AirBnB experiences and tips
For a really long time I couldn’t unserstand why people use AirBnB, when there are so many hotels, B&B and hostels around – until I tried it myself. After four very positive experiences with AirBnB, I can say I’m impressed with the whole system. Comfy rooms, friendly locals and cheap prices are the main reasons I’m using it more and more these days. Let’s start with the basic…
What is AirBnB?
Airbnb is a website where people rent out their rooms, apartments, and houses to people looking for a place to stay. Opened in 2008, it’s the biggest apartment rental website still functioning with over 2,000,000 listings worldwide. AirBnB allows you to stay in a wide range of lodging, from private rooms to treehouses, villas and castles.
How much does one week roadtrip in Ireland cost?
Yesterday me and my boyfriend returned from Dublin, where we eneded our one week roadtrip. Because it’s all still fresh, I thought I could share the expenses with you, so you have an idea how much such roadtrip costs. Please note that I first write down the price we paid together and then calculate how much it was per person.
Rent for 7 days: €77
Petrol: €46 + €8 + €42.8 + €10 = €106.8
Toll fee: 3 x €1.9 + €2.9€ + 6.2€ = €14.8
Expenses per person: €101.3
We did a little under 1500 kilometres.
ENTRANCES (student tickets)
Powerscourt Waterfall: €11
Rock of Cashel: 6€
Prehistoric Fahan Beehive Huts: €4
Kylemore Abbey and Victorian Walled Garden: €18
Guinness Storehouse: €32
Expenses per person: €35.5
Some of them planned, others not. No regrets for any of them.
Travel Movie Monday: Wild
Every second Monday I’m going to recommend you one travel movie (in no specific order). Each one of those mentioned, had some kind of an impact on me and I’m sure they will affect you too. Travel movies have the ability to inspire your wanderlust, the motivation to a new destination and give you the power to chase your goals.
A chronicle of one woman’s 1,100-mile solo hike undertaken as a way to recover from a recent personal tragedy.
With the dissolution of her marriage and the death of her mother, Cheryl Strayed has lost all hope. After years of reckless behavior, she makes a rash decision. Without any experience, driven only by sheer determination, Cheryl hikes more than a thousand miles of the Pacific Crest Trail, alone. Filmmakes didn’t sugarcoat the journey. Read More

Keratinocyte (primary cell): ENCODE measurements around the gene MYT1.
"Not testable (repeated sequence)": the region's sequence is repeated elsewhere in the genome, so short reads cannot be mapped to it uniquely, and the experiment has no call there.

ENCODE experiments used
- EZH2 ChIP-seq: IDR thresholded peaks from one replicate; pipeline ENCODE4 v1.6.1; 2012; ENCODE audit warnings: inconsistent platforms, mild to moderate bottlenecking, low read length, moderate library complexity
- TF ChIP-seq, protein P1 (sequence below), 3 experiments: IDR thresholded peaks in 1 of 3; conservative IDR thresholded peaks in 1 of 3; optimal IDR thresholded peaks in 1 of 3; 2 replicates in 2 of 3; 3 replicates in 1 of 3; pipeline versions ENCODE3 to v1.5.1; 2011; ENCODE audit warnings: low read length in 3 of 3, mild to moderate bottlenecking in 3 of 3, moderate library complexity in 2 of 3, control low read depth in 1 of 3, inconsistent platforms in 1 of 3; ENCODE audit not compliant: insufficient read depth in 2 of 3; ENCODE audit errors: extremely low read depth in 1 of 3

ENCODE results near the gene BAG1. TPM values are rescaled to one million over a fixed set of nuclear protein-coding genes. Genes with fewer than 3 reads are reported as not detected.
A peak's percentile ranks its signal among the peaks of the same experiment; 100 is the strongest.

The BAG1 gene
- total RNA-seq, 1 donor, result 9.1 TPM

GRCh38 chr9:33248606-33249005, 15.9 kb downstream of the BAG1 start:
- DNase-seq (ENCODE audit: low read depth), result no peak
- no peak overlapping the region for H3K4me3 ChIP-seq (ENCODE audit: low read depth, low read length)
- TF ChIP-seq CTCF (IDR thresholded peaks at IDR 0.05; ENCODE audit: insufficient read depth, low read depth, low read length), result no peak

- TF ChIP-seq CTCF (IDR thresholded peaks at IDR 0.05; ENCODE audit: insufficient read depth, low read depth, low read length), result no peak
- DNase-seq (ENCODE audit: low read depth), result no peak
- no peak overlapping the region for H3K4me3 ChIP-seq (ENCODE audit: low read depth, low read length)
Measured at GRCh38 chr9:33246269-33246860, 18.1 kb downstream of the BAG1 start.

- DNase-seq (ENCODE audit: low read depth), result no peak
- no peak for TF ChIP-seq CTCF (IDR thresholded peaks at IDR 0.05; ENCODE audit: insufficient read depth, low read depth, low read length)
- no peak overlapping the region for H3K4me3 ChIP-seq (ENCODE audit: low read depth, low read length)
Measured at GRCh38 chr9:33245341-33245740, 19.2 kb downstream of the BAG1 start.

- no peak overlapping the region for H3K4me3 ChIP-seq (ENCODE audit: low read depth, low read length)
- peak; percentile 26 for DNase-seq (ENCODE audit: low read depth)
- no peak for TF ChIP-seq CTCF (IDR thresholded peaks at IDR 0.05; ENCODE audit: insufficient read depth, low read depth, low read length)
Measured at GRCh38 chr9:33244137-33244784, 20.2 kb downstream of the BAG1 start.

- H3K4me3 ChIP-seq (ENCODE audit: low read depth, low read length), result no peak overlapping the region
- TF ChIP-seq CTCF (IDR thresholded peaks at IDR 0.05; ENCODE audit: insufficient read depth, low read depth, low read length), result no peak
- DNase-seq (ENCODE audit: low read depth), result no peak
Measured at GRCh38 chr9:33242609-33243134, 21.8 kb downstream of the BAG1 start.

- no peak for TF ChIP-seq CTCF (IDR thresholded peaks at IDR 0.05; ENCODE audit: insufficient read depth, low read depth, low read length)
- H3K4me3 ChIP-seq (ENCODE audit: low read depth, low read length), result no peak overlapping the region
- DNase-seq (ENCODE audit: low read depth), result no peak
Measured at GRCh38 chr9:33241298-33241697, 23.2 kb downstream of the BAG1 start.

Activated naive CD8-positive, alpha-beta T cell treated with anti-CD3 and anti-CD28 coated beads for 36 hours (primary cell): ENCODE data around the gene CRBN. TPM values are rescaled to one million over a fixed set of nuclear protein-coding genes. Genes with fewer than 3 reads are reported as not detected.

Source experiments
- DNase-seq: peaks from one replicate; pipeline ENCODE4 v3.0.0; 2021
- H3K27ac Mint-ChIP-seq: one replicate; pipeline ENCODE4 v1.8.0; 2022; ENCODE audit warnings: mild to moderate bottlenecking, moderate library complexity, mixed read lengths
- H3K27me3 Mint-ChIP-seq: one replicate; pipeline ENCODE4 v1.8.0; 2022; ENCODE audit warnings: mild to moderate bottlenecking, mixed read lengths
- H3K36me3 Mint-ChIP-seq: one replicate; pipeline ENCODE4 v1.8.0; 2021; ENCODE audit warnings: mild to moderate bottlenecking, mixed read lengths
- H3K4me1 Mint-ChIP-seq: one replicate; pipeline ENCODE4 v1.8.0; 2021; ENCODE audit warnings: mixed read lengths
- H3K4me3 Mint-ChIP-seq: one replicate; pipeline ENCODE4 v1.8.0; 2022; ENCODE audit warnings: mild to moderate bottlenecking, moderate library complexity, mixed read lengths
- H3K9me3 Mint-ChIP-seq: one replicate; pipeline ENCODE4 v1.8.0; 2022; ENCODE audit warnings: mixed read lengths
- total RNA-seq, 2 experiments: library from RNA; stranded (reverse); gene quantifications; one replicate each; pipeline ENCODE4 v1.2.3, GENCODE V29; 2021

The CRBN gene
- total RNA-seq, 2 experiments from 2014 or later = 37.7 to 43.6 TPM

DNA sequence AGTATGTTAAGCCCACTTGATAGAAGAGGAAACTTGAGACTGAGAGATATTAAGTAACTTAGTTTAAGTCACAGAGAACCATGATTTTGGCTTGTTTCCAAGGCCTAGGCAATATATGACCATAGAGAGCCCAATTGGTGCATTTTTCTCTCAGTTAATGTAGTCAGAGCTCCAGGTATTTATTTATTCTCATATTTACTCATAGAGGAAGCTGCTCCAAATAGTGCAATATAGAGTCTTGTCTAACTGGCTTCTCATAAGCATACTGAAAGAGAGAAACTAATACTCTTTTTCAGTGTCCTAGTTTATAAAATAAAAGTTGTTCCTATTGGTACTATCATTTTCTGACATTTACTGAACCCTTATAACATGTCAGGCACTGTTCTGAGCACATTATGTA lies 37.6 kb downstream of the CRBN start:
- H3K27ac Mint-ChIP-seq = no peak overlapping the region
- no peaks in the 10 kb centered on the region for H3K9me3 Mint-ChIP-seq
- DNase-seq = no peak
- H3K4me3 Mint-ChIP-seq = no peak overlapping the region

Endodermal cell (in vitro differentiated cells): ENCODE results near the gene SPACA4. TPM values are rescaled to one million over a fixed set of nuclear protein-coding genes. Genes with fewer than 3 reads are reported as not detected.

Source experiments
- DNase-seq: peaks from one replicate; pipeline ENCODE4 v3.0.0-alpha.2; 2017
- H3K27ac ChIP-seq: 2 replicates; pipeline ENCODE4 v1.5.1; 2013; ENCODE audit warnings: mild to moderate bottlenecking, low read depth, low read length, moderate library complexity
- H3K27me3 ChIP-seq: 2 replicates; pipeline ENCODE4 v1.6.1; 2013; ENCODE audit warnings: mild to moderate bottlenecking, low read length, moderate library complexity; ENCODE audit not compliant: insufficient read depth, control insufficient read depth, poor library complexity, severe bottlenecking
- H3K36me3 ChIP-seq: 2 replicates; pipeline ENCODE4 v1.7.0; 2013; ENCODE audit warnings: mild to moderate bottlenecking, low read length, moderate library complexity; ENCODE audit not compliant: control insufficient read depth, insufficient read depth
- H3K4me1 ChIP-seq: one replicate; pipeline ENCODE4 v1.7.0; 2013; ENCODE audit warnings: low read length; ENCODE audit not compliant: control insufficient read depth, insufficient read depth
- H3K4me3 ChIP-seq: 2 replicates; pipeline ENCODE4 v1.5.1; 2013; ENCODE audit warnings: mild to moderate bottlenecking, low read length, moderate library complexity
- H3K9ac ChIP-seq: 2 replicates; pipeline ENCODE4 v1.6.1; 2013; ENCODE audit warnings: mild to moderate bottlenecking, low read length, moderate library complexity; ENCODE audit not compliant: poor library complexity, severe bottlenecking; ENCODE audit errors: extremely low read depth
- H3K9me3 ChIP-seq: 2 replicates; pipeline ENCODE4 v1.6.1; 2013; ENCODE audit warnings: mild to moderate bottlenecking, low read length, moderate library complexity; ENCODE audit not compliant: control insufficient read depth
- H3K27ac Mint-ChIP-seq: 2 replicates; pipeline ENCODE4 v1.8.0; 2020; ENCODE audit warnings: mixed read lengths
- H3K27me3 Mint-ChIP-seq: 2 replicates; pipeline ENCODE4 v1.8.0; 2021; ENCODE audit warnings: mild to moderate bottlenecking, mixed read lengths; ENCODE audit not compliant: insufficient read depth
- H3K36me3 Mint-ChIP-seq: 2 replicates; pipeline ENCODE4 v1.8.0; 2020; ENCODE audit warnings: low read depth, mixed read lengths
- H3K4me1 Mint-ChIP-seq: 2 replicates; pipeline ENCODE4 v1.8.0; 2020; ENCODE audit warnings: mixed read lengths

5 things to do in Kilkenny
On my first day off, I chose to see the city just one hour away from where I’m staying. Kilkenny is a small city (which makes it very cosy) you can easily walk through in a day (or even less), best known as Ireland’s medieval capital, steeped in heritage. Although it’s supposed to be a very popular tourist destination, I didn’t get that feeling when being there, but this may be because it’s off-season and we visited on Sunday.
1. Walk around Kilkenny castle
The castle is beautiful inside and out. The entrance fee is very reasonable, 7€ per adult (for more info click here), especially since the guides are very knowledgeable and always happy to answer any questions. On a nice sunny day, you should take some time for the grounds around the castle too. We had a very pleasant walk around. And it’s free!
Photo Diary: Père Lachaise Cemetery
In the 20th arrondissement of Paris you can find the world’s most visited cemetery, Père Lachaise. It opened in 1804 and it’s the largest cemetery in the city of Paris (44 hectares or 110 acres). It is also the site of three World War I memorials.
We visited Père Lachaise on a cloudy February morning with our wonderful couchsurfing host and another guest he was hosting. We must have been there for around 3-4 hours, just getting lost. While seeing the grave of Oscar Wilde and Jim Morrison is a must, this is a serene place steeped in art and history, interesting even if you don’t seek celebrities. Other notables buried here are composer Chopin, playwright Molière, poet Apollinaire, writers Balzac, Proust, Gertrude Stein and Colette, painters Pissarro, Seurat, Modigliani and Delacroix and chanteuse Édith Piaf.
Before skipping to photos, I’d like to talk the name of the cemetery. It’s taken from the confessor to Louis XIV, Père François de la Chaise (1624–1709), who lived in the Jesuit house rebuilt in 1682 on the site of the chapel. The property, situated on the hillside from which the king watched skirmishing between the Condé and Turenne during the Fronde, was bought by the city in 1804. Established by Napoleon in this year, the cemetery was laid out by Alexandre-Théodore Brongniart and later extended. Short history lesson over.
Let me take you around now.